"One of our students in the Provo, Utah area visited a lady who was suffering from varicose veins so severely that she had difficulty walking or standing for even a few moments, or even sitting down with her feet on the floor. At night, the throbbing and pain would be so intense that she would have to elevate her legs for relief; then, in 15 or 20 minutes, the throbbing and pain of the elevated legs would become so painful that she would have to lower her legs again. Consequently, the woman could get no more than 20 to 30 minutes of sleep at a time. Upon seeing such suffering, our student told her friend about the healing properties of oak bark tea… The friend said, ‘Use anything you have to help; this is unbearable.’ So our student went home, prepared the tea and applied it to the victim’s afflicted limbs. Following instructions, she took gauze, daubed on the tea, allowing it to dry. She planned to apply the 10 or 12 coats recommended, lightly bandaging the legs and allowing the oak tea residue to be absorbed into the skin. It has been found that this procedure would give relief, and oftimes would lessen the dark vein or phlebitis color by 20 percent. However, after only six coats of tea, the patient said she was drowsy and would like to doze for a few minutes, and asked the student to return and finish later. The husband said, ‘Oh, she never sleeps but a few minutes, never over a half hour.’ Upon hearing this, our student went home, with the agreement to return when her patient awakened. That was around 9:00 or 10:00 in the evening. To the surprise of everyone, the woman slept all night and woke up the next morning feeling refreshed. She was given more treatments and received complete relief."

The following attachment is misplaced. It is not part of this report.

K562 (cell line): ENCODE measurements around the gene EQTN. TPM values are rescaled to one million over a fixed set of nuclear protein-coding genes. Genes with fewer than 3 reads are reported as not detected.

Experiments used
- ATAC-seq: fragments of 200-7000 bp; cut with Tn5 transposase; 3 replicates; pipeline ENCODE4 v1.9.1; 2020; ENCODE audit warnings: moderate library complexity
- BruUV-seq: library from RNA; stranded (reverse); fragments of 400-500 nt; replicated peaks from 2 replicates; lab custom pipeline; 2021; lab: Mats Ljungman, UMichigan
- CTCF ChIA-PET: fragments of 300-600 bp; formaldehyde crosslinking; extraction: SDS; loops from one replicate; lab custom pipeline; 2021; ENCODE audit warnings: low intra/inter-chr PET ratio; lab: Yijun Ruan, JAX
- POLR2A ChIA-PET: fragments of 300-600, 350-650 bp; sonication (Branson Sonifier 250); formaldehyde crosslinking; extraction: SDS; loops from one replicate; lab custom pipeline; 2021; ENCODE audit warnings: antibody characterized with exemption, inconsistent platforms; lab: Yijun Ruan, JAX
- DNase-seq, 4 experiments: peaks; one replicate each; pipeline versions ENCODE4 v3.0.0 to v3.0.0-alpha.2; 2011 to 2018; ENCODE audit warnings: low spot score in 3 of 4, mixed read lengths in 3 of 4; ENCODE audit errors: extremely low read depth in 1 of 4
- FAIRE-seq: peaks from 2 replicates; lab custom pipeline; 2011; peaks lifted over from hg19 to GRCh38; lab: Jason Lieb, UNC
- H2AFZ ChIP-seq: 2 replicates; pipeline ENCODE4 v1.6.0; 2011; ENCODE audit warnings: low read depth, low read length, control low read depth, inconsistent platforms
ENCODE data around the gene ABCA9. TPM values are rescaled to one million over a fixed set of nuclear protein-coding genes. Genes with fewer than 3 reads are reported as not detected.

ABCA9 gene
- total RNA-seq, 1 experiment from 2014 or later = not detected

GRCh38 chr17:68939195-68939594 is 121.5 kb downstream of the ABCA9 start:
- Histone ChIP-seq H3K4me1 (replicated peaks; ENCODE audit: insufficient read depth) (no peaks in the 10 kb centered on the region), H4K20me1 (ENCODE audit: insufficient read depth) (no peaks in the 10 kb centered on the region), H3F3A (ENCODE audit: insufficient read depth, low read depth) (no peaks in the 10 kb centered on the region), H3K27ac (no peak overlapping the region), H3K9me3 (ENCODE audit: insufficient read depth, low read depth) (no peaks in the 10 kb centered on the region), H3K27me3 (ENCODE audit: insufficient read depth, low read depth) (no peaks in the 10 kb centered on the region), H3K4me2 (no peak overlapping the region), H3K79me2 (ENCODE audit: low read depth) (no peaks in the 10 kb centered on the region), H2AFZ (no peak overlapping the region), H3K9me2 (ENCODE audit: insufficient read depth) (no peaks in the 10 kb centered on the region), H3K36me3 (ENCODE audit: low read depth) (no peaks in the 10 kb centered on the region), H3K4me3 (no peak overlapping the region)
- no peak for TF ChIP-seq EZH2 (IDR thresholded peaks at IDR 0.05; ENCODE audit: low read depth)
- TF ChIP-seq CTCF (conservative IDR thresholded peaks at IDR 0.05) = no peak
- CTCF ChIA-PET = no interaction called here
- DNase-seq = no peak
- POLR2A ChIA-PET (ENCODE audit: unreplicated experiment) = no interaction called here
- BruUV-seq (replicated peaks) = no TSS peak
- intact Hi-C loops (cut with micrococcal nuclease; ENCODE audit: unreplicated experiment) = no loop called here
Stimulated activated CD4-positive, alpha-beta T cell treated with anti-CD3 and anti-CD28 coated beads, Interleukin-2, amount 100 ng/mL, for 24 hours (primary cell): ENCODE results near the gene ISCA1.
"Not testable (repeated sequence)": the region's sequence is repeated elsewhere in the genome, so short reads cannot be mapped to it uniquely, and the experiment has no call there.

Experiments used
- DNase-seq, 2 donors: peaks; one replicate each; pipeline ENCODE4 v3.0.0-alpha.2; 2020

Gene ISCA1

Dr. Christopher recommends that oak bark be used in a concentrated form by straining the finished tea and slowly simmering it in a double boiler down to half its original amount. An all cotton flannel is then dipped into the concentrated tea and wrapped around the affected area. In the case of varicose veins, the legs are wrapped with the saturated flannel, covered with plastic wrap, and left on all night. This is done six days a week with one day of rest and then repeated until complete relief is obtained. He also suggests using a wool or cotton stocking with the toe area cut so that the entire stocking can be soaked in the tea and pulled up over the affected area. It is also important to take the tea internally, adding ˝ teaspoon of cayenne pepper or more to speed up the action of the oak bark tea.